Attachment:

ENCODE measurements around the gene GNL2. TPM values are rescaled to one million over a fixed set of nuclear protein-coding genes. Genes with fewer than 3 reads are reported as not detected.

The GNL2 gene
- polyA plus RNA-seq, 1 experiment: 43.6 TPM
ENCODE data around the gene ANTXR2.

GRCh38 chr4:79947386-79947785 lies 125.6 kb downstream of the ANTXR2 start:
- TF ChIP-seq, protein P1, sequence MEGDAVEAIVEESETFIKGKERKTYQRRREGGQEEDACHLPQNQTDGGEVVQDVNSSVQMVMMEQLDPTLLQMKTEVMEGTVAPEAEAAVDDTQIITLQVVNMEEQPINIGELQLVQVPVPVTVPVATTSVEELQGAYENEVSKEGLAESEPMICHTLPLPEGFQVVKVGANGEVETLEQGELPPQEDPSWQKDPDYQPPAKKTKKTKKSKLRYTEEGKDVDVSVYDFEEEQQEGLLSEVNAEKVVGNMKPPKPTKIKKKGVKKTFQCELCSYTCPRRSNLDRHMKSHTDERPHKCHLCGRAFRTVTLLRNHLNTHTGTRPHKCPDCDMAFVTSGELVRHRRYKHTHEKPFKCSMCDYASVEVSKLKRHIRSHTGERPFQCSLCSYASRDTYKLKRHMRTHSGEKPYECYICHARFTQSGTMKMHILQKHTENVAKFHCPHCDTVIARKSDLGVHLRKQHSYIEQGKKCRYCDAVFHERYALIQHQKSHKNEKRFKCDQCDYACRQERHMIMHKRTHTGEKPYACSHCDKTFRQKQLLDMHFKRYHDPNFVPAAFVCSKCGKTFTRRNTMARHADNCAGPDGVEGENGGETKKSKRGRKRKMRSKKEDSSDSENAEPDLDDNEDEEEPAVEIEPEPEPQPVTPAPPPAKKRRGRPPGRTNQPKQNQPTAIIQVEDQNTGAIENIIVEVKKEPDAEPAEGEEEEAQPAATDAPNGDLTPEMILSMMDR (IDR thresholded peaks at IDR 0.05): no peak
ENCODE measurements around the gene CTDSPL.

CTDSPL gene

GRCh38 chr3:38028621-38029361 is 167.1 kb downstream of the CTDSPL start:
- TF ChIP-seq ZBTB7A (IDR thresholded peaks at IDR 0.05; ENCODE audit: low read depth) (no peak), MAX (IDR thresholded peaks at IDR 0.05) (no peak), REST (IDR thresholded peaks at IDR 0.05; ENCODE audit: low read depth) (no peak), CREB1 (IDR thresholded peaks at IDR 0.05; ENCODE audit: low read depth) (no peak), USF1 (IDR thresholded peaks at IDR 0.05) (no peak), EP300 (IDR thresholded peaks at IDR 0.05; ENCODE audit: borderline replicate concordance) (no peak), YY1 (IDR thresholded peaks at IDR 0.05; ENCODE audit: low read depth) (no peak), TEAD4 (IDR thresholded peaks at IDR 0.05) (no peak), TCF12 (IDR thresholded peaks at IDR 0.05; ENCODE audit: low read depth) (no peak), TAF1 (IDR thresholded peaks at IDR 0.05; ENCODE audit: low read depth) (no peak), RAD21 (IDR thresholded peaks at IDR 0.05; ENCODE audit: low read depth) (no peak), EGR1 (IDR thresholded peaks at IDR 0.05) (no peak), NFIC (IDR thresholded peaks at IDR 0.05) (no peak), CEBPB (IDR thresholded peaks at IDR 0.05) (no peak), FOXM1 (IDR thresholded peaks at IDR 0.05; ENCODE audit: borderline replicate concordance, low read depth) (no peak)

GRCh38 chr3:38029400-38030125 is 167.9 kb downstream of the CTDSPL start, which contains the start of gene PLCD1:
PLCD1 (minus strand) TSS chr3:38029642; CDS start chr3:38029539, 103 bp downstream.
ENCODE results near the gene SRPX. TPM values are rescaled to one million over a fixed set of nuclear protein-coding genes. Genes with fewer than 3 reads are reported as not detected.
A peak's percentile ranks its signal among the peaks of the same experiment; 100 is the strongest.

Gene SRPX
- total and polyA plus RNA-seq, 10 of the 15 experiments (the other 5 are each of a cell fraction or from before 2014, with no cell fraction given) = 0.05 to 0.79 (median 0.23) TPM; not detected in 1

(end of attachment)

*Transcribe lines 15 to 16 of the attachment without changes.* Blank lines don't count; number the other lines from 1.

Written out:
Gene SRPX
- total and polyA plus RNA-seq, 10 of the 15 experiments (the other 5 are each of a cell fraction or from before 2014, with no cell fraction given) = 0.05 to 0.79 (median 0.23) TPM; not detected in 1